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Rewriting Life

Pillowy Antibacterial Polymers

Researchers have discovered that if the films coating medical devices are soft enough, bacteria won’t stick to them.

Goldilocks didn’t want to lie down on a bed that was too soft or too hard. Only when the mattress was just right would she rest. It turns out that bacteria behave similarly. A new study by MIT researchers demonstrates that bacteria adhere poorly to soft surfaces and stick to firm ones. The findings challenge conventional wisdom and could hold the key to creating better antibacterial coatings. The researchers have also created soft polymer films that might serve as antibacterial coatings for medical devices and other objects on which harmful bacteria congregate.

Preventing biofilms: Bacteria don’t adhere well to soft polymer films like those in the petri dishes shown here, so the films could be used as antibacterial medical-device coatings. Researchers involved in the antimicrobial work include, from left to right, MIT professors Krystyn Van Vliet and Michael Rubner and students Jenny Lichter and Marciela Delgadillo.

Preventing bacteria from adhering to medical devices is critical to combatting biofilms, a major cause of hospital-acquired infections. Biofilms are sticky, antibiotic-resistant bacterial colonies that commonly form on catheters, the hulls of ships, water-treatment pipes, and even inside the lungs and inner ear. There is no foolproof method for preventing biofilm formation; once they’re established, biofilms are difficult to eradicate because traditional antibiotics can’t get through the films’ sticky secretions to kill the individual bacteria. “Biofilms are such a complicated problem. They’re an incredibly important and ubiquitous thing, yet there’s no really good solution,” says David Weitz, an applied-physics professor at Harvard University who was not involved in the research.

Biofilms are an area of intense research in microbiology, but until the recent MIT study, no one had tested whether changing the mechanical stiffness of a surface would affect their formation. Krystyn Van Vliet and Michael Rubner, both professors of materials science and engineering at MIT, investigated the behavior of E. coli and a strain of Staphylococcus responsible for many hospital infections. The bacteria were incubated on polymer films whose stiffness was controlled with great precision. Van Vliet and Rubner found that these two very different bacteria shared a sensitivity to surface mechanics. The number of bacteria that will adhere to a stiff surface is orders of magnitude greater than that of the bacteria that will stick to a soft one. And the soft films, created by dipping an object into water-based solutions of biocompatible polymers, “can coat anything,” says Van Vliet.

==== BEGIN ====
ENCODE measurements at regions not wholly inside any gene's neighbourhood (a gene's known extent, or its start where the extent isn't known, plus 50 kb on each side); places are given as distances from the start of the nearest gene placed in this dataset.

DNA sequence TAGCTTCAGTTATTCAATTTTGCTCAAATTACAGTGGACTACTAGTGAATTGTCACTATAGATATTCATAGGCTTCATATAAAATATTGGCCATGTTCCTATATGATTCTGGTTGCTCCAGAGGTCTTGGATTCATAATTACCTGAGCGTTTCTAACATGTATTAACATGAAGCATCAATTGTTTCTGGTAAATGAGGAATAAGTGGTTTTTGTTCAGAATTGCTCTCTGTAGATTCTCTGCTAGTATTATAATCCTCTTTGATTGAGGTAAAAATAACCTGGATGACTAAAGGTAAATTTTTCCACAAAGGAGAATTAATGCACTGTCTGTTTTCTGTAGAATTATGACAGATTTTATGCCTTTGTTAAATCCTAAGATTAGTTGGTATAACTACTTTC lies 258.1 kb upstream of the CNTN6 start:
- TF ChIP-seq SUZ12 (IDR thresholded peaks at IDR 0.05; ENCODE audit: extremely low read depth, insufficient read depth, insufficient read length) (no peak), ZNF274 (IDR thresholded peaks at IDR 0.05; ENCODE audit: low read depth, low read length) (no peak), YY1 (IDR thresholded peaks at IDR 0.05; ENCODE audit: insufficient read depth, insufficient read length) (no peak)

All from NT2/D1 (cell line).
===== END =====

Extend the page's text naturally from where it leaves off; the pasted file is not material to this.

“This absolutely goes against the conventional wisdom,” says Wendy Thomas, a bioengineer at the University of Washington. “It’s very exciting.” Only very recently have biologists had sensitive enough tools to study how mechanical forces affect cells. Using atomic force microscopy and other tools from materials science, researchers have investigated questions such as how a blood-vessel cell is affected by the flow of liquid over its surface. But biologists had assumed that bacterial cells, which are simpler than animal cells, didn’t have the internal structures necessary to respond to mechanical stimuli.

Van Vliet says that she and her collaborators spent two years on these studies in order to be certain that they were observing mechanical effects and not something else. “You have to control for all the other regulators of adhesion,” she says, “and catalogue everything about the materials,” including surface charge, roughness, and hydrophobicity.

“What she’s done here is a really careful study to isolate just the stiffness,” says Weitz.

Even after two years of study, Van Vliet says she’s not sure why bacteria adhere better to stiffer surfaces, but it’s a question she hopes to unravel. What is clear is that knowledge of bacteria’s mechanical responsiveness opens up a new approach to engineering antibacterial coatings.

“This is definitely an exciting result and a new factor people haven’t considered,” agrees Helen Blackwell, a chemist at the University of Wisconsin who studies bacterial communication. Other researchers have designed coatings that burst bacterial walls or that are simply so smooth or water-repelling that it’s difficult for bacteria to settle on them. Van Vliet says that these approaches could be combined with her own. For example, the MIT group has already demonstrated that bacteria-killing silver nanoparticles can be embedded in the soft polymers.

Any advance in this area would be good news for patients. Frequently, the only way to remove an established biofilm is to mechanically scrape it off. “But you can’t do that to medical implants,” says Van Vliet.

There’s another side to the MIT work: Van Vliet says that there are situations in which it would be beneficial to use stiff coatings in order to encourage bacterial growth. Most bacteria, including the majority of those living in our bodies, are hard to study because they can’t be cultured in the lab using traditional methods. Blackwell agrees with Van Vliet that investigating materials that promote bacterial adhesion could be a “great way” to approach this problem.

According to Thomas, the MIT work could “revolutionize” the study of bacteria, and it shows that “we haven’t been seeing a huge part of the picture.”

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